TSQL Tuesday

T-SQL Tuesday #115 – Dear 20 Year Old Self

This month’s T-SQL Tuesday is organized by Mohammed Darab(t|b). Mohammed has a really interesting topic – things you would say to yourself if you were 20. I am well past 20, and this is something I think about often. There are many,many things I wish I’d known earlier, that would have significantly changed my life for the better. But, life is intended to be just that – a series of obstacles and lessons we learn as we go along. If we knew everything to start with, there would be no obstacles and that’s not how it is intended to be. But, I would absolutely put down things I’ve learned the hard way that younger people or even older people with dissimilar challenges can learn and understand from. Below are a few of my answers, the answers that age taught me, and things I’ve learned, as a woman, a person of color, an immigrant and a woman in tech. Below are some things I’d have done totally differently.

1 Pick my battles. We live in a conflicted world. There is no way we are going to end up fixing every single thing we see that is wrong. I’d be annoyed or get turned off by a number of things starting with people violating traffic rules to the bro culture at work.It didn’t make my life any better to get involved in all of them. I’d say, now, to pick one or two that really matter, and understand that a lot of life is about just getting along.

2 Watch my back at work. I was given to being very open, and very candid about a lot of things, and often times went into battles without anyone looking out for me. Work situations are complicated, and people are in it mainly to make a living, not fight social causes. Now, I speak up on issues where I am assured of some sort of support. And if I am in unethical or immoral situations I just leave as quickly as I can.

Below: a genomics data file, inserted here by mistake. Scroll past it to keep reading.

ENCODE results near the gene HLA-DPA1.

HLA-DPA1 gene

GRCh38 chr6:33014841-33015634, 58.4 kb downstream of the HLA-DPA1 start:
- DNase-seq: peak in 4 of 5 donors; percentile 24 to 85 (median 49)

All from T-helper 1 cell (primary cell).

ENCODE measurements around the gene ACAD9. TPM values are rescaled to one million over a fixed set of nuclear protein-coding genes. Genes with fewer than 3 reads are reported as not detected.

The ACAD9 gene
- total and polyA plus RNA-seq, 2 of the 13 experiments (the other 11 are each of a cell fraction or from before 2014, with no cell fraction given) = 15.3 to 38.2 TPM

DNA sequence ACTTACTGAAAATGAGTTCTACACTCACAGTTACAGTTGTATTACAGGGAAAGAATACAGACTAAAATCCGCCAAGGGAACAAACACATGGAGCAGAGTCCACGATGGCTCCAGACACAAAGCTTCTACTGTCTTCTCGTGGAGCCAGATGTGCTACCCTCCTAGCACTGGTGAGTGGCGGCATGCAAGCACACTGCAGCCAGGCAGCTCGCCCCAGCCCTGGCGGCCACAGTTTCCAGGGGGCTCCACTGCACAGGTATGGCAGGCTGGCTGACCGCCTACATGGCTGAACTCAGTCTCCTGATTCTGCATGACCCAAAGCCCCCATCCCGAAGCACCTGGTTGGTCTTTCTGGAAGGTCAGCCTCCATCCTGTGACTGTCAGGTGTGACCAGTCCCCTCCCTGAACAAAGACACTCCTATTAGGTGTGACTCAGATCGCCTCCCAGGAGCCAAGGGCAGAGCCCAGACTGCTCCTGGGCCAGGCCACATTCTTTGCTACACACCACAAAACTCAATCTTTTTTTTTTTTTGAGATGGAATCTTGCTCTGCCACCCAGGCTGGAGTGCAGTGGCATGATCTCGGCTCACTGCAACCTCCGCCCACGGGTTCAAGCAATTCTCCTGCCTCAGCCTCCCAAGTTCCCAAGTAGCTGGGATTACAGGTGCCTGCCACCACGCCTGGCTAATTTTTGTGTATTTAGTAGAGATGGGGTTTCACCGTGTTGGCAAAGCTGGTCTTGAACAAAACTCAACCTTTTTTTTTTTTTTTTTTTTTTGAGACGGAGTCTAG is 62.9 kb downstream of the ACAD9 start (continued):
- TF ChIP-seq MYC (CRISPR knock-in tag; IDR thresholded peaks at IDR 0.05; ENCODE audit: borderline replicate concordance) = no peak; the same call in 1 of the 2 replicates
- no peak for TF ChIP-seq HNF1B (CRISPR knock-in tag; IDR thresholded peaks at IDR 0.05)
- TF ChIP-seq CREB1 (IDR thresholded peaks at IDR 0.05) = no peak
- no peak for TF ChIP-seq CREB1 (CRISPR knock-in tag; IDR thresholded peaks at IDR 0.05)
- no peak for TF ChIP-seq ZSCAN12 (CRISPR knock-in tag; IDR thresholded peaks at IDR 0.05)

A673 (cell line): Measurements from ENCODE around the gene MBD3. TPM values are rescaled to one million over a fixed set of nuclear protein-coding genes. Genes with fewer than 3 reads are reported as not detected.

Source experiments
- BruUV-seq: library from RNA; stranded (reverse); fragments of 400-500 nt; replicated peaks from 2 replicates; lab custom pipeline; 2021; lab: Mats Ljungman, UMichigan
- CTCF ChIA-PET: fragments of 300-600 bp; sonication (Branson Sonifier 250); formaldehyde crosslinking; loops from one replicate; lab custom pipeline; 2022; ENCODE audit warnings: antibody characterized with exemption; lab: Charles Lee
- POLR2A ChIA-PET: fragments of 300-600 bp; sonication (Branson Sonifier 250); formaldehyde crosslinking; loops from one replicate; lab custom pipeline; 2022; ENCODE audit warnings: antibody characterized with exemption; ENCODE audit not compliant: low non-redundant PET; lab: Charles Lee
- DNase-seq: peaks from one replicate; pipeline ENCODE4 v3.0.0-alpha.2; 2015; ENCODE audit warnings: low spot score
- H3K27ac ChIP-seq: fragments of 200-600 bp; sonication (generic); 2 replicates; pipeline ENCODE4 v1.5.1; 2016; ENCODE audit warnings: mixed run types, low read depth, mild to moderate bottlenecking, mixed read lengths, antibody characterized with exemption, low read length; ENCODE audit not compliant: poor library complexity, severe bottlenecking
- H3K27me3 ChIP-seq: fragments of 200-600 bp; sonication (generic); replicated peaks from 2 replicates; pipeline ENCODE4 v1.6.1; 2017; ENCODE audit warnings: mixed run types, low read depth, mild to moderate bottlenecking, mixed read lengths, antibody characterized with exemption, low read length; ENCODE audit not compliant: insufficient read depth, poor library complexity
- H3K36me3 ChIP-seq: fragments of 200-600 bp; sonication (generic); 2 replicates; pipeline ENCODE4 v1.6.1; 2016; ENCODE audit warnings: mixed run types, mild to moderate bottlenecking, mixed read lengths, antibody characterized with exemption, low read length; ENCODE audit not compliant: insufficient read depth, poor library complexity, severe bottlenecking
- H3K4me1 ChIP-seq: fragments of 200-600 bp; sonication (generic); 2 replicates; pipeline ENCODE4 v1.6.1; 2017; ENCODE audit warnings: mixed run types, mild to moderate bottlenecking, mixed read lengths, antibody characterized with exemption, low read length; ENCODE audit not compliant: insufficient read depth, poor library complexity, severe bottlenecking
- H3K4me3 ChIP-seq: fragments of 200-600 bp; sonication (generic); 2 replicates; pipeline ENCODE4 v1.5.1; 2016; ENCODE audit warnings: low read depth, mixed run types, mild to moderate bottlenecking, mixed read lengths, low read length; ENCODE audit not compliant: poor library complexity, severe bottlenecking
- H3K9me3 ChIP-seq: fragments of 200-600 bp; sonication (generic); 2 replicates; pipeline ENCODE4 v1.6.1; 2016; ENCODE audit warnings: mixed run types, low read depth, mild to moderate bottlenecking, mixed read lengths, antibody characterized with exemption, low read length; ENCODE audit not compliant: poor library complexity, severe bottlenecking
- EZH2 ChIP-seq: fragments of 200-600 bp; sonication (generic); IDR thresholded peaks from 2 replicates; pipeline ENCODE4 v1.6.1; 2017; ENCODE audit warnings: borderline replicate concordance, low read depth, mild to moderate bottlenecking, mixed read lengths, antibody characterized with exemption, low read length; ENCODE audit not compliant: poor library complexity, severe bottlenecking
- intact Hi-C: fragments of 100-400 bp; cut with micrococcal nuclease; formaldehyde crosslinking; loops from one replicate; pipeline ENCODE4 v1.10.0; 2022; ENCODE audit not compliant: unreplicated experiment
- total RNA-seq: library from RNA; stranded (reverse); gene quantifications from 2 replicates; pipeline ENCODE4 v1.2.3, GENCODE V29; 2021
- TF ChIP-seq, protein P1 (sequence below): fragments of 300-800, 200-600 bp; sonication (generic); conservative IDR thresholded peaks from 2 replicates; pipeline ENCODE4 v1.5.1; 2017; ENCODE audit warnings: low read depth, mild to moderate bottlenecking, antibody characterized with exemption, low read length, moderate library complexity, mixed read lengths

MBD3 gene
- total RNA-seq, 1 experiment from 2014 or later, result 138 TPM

3 Try less to belong, more to be who I am. As a somewhat lonely child I desperately wanted to belong. I’d often times hang out among people who were not like me in any way, or ponder too deeply on why some people are cliquish and others more accepting..on and on. I still sometimes have those feelings. Truth is that you can’t belong among people who are too different than you, and you can do absolutely nothing about other people having their cliques. Being who I am has attracted way more positive energy and like minded people.

4 Networking is about helping people. God, this lesson has taken a few decades. I am not extroverted, and for many years I had no clue what people said ‘networking’ was. I thought it was about brown nosing, going to golf, or visiting bars after hours..on and on. My volunteer work in the SQL community has led me to believe that quality networking is nothing more than honest, open availability to help people, and listen. I cannot even articulate how many doors opened for me after I learned this.

5 Nothing helps your career more than consistent efforts in any direction. As techies there are a billion different ways our paths can go, and most of us constantly worry about if we are doing this or that, compared to those other people who are. I worried a lot about not traveling and speaking as much as most friends do, not being an MVP, or a rockstar blogger..any number of such things. Truth is that consistent efforts in any one or two of those things pay rich rewards and we can’t be doing all of it. Spreading too thin is in fact a serious issue with many people. I’ve limited my efforts to things I enjoy – blogging, occasional speaking, writing, and volunteering wherever I can. That is how much I can do with my limited spare time. And the rewards it yields have been good enough.